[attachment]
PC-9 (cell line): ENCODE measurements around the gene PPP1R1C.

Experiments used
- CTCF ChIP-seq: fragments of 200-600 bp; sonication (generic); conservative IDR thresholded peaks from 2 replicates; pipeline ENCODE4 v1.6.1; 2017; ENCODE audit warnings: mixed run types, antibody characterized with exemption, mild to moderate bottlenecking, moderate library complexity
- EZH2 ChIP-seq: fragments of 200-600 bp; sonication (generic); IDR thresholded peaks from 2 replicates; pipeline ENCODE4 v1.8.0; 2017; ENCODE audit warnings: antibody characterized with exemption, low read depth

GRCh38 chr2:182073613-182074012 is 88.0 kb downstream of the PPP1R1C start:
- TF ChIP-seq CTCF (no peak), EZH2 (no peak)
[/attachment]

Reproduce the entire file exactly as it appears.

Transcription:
PC-9 (cell line): ENCODE measurements around the gene PPP1R1C.

Experiments used
- CTCF ChIP-seq: fragments of 200-600 bp; sonication (generic); conservative IDR thresholded peaks from 2 replicates; pipeline ENCODE4 v1.6.1; 2017; ENCODE audit warnings: mixed run types, antibody characterized with exemption, mild to moderate bottlenecking, moderate library complexity
- EZH2 ChIP-seq: fragments of 200-600 bp; sonication (generic); IDR thresholded peaks from 2 replicates; pipeline ENCODE4 v1.8.0; 2017; ENCODE audit warnings: antibody characterized with exemption, low read depth

GRCh38 chr2:182073613-182074012 is 88.0 kb downstream of the PPP1R1C start:
- TF ChIP-seq CTCF (no peak), EZH2 (no peak)